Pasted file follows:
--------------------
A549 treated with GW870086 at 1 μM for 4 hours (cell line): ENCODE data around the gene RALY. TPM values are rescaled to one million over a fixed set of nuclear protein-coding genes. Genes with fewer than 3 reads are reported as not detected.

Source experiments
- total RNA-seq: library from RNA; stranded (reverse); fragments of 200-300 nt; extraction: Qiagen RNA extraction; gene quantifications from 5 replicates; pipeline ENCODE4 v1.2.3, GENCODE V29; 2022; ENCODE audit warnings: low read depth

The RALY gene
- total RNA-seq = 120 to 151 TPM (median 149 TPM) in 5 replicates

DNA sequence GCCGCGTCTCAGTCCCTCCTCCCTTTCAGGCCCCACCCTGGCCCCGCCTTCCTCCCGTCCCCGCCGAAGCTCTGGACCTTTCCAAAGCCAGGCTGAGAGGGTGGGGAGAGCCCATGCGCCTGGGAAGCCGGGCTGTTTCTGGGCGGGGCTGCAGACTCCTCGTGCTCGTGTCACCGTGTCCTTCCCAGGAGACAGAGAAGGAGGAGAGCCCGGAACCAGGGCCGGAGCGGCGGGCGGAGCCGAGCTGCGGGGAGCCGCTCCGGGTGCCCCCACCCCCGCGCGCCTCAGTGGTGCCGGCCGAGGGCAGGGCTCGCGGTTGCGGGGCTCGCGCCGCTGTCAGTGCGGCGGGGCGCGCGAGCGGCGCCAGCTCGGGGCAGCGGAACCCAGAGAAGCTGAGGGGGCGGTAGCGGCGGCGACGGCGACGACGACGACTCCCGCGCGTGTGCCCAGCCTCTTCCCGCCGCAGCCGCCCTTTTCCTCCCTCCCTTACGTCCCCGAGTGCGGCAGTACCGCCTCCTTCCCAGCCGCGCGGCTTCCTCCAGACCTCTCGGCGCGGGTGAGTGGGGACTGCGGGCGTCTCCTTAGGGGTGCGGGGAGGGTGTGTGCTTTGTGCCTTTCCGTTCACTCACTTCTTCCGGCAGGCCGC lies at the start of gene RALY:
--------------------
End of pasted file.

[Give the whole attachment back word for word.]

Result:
A549 treated with GW870086 at 1 μM for 4 hours (cell line): ENCODE data around the gene RALY. TPM values are rescaled to one million over a fixed set of nuclear protein-coding genes. Genes with fewer than 3 reads are reported as not detected.

Source experiments
- total RNA-seq: library from RNA; stranded (reverse); fragments of 200-300 nt; extraction: Qiagen RNA extraction; gene quantifications from 5 replicates; pipeline ENCODE4 v1.2.3, GENCODE V29; 2022; ENCODE audit warnings: low read depth

The RALY gene
- total RNA-seq = 120 to 151 TPM (median 149 TPM) in 5 replicates

DNA sequence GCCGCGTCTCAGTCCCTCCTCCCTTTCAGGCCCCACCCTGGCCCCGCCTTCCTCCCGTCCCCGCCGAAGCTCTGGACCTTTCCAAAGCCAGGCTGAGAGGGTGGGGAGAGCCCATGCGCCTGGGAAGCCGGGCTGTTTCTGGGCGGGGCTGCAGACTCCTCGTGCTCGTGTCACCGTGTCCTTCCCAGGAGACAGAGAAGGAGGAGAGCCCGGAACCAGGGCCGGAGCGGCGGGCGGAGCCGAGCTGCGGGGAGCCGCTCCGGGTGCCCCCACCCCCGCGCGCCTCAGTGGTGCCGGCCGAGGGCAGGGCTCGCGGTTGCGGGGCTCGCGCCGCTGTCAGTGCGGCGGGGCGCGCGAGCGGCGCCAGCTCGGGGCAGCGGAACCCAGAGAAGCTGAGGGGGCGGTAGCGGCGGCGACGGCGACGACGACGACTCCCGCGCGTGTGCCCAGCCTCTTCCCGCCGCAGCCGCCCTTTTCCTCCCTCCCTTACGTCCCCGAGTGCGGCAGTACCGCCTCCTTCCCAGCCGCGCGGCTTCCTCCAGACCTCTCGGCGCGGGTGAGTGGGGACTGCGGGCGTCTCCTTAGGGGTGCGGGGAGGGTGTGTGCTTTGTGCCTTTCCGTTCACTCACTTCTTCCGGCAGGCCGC lies at the start of gene RALY: